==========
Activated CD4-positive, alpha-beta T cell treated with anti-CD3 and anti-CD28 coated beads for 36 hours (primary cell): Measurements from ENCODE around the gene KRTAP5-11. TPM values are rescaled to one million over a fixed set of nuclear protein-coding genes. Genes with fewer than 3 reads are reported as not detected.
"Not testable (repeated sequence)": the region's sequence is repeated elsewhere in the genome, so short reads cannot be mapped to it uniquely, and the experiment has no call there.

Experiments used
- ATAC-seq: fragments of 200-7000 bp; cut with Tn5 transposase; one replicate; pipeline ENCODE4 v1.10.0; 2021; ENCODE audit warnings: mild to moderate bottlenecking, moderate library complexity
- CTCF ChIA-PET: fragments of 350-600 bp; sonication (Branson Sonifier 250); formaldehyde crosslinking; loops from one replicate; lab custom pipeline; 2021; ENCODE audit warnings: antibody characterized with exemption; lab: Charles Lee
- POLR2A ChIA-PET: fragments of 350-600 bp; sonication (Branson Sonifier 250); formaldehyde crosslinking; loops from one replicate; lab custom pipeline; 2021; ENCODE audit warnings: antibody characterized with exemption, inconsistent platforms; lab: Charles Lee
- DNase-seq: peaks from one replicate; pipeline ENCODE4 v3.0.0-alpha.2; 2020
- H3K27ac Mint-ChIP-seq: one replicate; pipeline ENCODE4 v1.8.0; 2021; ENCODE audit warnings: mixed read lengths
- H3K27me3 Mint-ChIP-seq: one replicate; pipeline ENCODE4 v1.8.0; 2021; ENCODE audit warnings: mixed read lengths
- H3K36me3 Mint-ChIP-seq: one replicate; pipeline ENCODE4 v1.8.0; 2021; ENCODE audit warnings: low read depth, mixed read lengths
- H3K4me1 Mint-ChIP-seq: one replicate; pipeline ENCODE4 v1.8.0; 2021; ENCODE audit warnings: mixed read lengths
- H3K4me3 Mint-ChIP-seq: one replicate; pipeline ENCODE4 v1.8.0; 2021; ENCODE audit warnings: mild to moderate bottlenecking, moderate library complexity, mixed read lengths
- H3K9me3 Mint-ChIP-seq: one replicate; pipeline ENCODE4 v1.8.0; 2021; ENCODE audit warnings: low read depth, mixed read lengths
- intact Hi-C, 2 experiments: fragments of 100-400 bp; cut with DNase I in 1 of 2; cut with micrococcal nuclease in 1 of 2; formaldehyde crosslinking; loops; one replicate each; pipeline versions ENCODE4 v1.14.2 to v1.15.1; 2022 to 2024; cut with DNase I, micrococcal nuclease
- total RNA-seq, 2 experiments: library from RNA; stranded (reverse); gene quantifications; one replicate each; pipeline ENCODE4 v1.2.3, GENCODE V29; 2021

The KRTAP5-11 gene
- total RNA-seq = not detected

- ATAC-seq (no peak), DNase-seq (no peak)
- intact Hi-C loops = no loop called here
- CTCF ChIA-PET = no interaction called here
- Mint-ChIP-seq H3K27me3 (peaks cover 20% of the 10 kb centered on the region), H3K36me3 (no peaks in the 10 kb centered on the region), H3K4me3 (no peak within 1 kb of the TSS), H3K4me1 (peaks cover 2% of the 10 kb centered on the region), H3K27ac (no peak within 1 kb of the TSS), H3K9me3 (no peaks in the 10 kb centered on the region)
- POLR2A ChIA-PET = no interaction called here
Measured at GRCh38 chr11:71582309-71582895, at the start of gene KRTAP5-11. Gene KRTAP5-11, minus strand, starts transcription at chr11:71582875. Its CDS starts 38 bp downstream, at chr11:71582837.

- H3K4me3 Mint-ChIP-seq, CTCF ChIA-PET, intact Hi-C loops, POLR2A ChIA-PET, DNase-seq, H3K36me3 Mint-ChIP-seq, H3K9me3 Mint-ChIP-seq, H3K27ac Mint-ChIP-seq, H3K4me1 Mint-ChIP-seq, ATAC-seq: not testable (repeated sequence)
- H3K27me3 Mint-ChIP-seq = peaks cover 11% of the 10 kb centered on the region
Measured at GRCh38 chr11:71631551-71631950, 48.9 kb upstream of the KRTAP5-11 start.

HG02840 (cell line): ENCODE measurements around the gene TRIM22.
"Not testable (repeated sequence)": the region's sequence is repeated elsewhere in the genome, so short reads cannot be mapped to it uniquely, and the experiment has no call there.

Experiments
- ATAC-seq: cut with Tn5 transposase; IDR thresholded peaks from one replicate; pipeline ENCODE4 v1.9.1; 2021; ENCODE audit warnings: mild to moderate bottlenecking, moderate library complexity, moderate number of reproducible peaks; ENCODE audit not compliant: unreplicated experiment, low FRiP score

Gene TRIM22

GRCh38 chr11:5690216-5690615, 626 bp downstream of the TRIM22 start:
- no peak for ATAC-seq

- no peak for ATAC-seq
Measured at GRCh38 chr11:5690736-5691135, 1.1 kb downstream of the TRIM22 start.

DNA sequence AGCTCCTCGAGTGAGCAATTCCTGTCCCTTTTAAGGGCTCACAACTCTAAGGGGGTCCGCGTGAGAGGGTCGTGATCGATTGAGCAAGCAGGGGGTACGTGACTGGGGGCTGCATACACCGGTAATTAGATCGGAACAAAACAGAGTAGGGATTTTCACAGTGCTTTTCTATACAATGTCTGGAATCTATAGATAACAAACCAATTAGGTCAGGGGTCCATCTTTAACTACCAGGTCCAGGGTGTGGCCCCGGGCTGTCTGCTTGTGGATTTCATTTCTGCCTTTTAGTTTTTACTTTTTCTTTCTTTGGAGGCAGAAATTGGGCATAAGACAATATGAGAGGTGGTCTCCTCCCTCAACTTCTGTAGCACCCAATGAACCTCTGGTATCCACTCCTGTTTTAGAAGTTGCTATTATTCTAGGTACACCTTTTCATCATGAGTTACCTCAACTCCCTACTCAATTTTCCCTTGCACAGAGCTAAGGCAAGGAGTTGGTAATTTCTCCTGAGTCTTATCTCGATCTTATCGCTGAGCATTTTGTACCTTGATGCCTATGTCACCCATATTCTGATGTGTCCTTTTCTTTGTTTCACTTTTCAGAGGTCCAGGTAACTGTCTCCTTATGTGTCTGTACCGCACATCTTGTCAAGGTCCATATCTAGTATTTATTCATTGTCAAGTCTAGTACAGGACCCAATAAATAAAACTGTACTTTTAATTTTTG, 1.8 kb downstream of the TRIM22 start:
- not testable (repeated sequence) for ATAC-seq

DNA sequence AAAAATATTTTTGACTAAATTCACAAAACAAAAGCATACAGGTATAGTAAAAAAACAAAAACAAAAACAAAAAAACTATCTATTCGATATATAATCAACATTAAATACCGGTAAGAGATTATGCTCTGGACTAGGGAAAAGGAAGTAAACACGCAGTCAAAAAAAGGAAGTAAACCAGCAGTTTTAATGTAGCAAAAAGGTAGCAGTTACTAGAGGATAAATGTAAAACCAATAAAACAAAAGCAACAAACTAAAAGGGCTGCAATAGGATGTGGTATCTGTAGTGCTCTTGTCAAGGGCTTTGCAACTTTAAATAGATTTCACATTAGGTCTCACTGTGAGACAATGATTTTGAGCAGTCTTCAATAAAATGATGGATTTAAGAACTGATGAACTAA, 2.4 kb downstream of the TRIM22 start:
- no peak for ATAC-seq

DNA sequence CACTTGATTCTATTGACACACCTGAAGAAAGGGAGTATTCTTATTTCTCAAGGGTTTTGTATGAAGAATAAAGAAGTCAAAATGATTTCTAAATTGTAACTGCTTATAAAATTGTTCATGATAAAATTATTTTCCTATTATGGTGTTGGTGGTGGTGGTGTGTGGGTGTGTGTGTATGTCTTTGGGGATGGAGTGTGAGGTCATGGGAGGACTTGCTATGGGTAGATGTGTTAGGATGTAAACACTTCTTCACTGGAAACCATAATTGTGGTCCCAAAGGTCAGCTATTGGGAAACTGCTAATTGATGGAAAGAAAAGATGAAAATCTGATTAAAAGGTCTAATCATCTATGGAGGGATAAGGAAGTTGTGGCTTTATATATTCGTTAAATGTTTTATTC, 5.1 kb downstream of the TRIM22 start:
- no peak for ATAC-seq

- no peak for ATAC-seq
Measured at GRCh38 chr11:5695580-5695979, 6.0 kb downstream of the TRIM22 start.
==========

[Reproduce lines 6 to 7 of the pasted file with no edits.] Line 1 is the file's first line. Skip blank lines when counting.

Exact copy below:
- POLR2A ChIA-PET: fragments of 350-600 bp; sonication (Branson Sonifier 250); formaldehyde crosslinking; loops from one replicate; lab custom pipeline; 2021; ENCODE audit warnings: antibody characterized with exemption, inconsistent platforms; lab: Charles Lee
- DNase-seq: peaks from one replicate; pipeline ENCODE4 v3.0.0-alpha.2; 2020